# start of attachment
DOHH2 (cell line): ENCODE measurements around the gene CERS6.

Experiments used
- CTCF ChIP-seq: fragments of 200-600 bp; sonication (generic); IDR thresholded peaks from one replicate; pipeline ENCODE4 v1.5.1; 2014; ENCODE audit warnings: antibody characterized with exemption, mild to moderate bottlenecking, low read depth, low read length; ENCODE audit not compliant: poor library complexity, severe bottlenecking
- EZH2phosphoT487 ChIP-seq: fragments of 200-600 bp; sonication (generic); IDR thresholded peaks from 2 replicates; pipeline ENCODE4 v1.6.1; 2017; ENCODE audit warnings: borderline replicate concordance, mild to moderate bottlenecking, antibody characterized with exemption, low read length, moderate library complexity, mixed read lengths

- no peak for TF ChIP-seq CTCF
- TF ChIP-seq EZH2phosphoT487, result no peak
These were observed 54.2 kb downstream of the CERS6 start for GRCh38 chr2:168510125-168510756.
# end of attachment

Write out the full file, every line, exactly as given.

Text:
DOHH2 (cell line): ENCODE measurements around the gene CERS6.

Experiments used
- CTCF ChIP-seq: fragments of 200-600 bp; sonication (generic); IDR thresholded peaks from one replicate; pipeline ENCODE4 v1.5.1; 2014; ENCODE audit warnings: antibody characterized with exemption, mild to moderate bottlenecking, low read depth, low read length; ENCODE audit not compliant: poor library complexity, severe bottlenecking
- EZH2phosphoT487 ChIP-seq: fragments of 200-600 bp; sonication (generic); IDR thresholded peaks from 2 replicates; pipeline ENCODE4 v1.6.1; 2017; ENCODE audit warnings: borderline replicate concordance, mild to moderate bottlenecking, antibody characterized with exemption, low read length, moderate library complexity, mixed read lengths

- no peak for TF ChIP-seq CTCF
- TF ChIP-seq EZH2phosphoT487, result no peak
These were observed 54.2 kb downstream of the CERS6 start for GRCh38 chr2:168510125-168510756.